If the connection fails, you'll get an error message in the dashboard. Double-check your connection information or see our Troubleshooting section for more information.
If you're importing a large database (that uses over 5 GB of storage) and are on the Hobby plan, you will receive a prompt as shown below to upgrade your plan:
You can use the Add new card button here to add a credit card and upgrade your account.
Once you've successfully upgraded your plan, you should be able to continue importing your external database into PlanetScale.
There are three simple steps to the database import process. You can cancel the import at any time by clicking "Cancel import" in the top right corner. If you cancel, we'll delete all connection information.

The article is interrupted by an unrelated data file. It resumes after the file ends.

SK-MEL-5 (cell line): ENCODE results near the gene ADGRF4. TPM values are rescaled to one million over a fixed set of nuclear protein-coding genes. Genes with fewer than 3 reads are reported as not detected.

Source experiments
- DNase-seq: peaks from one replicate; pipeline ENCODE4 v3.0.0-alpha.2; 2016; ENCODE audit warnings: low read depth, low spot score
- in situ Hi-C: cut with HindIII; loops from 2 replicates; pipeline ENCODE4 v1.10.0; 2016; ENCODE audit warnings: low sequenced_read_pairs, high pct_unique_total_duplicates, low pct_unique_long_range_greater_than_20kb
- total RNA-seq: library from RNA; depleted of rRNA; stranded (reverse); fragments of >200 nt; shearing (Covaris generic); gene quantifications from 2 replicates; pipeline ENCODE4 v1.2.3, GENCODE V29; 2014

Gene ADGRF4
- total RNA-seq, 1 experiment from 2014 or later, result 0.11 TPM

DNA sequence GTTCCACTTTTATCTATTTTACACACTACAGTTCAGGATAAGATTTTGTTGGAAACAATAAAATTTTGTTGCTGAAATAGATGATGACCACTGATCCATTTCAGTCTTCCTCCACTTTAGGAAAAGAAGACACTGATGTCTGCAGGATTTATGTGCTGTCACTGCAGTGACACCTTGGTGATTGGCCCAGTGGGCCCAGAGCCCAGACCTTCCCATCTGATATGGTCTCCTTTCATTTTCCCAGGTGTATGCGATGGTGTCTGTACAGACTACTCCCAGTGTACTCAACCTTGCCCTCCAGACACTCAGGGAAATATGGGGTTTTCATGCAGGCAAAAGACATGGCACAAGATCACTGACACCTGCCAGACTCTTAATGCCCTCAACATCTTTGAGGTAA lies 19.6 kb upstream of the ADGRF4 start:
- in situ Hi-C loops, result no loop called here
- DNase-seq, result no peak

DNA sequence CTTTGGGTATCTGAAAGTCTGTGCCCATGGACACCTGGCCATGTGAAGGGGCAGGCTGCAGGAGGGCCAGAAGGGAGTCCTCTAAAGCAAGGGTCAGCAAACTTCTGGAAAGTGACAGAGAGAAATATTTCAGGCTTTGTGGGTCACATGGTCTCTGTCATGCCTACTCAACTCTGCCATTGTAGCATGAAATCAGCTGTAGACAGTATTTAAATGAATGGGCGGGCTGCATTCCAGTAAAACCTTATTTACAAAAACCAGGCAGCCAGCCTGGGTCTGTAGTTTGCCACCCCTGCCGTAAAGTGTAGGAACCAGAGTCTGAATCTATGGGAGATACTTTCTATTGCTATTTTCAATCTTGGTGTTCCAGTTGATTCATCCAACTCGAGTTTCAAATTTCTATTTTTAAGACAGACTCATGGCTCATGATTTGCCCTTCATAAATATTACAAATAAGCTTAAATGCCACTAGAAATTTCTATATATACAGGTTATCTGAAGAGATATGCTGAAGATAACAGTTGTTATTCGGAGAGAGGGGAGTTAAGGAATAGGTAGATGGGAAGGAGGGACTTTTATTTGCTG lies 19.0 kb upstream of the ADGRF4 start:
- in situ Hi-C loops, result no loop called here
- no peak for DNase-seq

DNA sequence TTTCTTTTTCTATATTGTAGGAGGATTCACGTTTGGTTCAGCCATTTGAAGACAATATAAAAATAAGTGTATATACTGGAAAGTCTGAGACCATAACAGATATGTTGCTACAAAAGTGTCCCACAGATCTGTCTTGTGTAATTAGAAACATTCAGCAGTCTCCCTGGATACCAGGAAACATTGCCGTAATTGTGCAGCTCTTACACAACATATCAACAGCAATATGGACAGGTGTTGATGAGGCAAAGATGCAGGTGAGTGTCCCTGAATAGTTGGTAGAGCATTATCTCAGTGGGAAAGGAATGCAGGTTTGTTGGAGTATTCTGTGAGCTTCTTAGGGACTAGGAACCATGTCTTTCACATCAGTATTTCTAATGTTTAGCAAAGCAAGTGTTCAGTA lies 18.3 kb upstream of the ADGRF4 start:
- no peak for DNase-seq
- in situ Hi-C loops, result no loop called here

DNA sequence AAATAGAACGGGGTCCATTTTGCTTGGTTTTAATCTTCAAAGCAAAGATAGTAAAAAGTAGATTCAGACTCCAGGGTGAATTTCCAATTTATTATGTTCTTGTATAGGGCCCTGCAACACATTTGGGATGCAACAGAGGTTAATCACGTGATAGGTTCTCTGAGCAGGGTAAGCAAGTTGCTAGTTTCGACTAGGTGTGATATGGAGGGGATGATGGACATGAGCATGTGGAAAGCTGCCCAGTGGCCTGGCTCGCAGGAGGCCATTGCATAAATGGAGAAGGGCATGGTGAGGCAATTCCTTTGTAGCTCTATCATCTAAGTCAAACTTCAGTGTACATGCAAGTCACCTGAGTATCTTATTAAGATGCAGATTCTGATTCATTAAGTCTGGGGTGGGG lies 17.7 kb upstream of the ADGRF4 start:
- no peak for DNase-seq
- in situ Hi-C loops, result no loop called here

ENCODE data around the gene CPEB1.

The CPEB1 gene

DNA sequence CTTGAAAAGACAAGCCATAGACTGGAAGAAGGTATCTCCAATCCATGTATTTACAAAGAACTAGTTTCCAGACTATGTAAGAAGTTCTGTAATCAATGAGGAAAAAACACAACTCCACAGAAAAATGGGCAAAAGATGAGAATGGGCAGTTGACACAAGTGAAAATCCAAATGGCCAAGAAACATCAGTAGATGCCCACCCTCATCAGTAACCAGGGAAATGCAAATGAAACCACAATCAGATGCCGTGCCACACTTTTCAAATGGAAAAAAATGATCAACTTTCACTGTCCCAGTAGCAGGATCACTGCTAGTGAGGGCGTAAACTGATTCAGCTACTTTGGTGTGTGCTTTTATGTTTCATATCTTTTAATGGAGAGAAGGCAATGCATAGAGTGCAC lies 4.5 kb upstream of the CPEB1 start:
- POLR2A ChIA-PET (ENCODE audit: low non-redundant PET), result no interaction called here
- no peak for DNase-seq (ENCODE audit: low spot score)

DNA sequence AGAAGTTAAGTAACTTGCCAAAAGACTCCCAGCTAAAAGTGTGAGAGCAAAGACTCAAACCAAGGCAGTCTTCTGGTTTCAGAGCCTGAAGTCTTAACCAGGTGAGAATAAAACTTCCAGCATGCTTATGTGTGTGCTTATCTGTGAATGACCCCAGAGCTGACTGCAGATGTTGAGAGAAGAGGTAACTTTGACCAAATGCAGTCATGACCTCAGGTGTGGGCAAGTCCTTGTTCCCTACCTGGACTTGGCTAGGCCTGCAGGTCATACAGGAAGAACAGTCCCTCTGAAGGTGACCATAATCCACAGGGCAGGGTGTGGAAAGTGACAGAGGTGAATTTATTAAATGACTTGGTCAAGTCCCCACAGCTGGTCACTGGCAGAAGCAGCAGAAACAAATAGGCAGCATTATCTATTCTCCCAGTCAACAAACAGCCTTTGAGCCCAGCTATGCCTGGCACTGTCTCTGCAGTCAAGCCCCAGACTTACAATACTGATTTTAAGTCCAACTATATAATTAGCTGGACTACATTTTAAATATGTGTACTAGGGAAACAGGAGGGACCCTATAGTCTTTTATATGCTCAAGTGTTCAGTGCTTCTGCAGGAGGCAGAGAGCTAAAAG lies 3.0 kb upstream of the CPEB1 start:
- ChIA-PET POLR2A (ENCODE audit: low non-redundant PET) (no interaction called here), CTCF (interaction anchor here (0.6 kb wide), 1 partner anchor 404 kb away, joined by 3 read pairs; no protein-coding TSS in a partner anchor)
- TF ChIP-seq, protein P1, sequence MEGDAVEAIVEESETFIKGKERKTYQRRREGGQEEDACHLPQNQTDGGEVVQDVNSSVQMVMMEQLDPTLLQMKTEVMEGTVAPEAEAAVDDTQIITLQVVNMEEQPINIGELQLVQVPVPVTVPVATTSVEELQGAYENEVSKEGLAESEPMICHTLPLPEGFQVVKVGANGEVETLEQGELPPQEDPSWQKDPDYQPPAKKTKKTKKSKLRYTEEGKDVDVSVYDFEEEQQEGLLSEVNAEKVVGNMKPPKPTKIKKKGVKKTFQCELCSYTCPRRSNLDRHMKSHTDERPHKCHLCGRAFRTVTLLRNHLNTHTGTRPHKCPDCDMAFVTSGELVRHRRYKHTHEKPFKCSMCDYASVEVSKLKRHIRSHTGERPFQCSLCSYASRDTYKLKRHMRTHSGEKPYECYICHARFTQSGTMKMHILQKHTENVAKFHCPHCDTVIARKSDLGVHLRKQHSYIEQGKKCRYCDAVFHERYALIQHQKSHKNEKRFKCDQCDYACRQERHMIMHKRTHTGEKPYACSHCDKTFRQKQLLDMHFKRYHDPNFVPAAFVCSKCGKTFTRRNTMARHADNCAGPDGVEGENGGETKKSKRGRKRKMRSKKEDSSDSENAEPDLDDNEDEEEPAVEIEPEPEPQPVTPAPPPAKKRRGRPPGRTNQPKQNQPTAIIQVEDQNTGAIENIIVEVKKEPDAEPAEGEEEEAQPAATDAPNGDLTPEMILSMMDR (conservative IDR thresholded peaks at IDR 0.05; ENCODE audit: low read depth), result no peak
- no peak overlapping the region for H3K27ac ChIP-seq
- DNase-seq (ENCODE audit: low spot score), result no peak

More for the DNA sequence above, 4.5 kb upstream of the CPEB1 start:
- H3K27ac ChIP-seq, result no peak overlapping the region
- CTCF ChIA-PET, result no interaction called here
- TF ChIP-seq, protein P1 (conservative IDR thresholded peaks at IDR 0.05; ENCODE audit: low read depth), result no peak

Do not execute DDL (Data Definition Language) statements, CREATE, DROP, ALTER, etc., on either database during the import process. Schema changes are not replicated between databases in either direction.
During step one, the data and schema from your external database are imported into your PlanetScale database. The connection remains open during this phase and in
read-only mode, you're already able to take advantage of PlanetScale features. You can generate a password to connect to your new database in a MySQL client or in your application locally by clicking the "Connect" dropdown underneath the import flow.
At this point, you can also view Query Insights, branches, and database settings by clicking around in the top nav.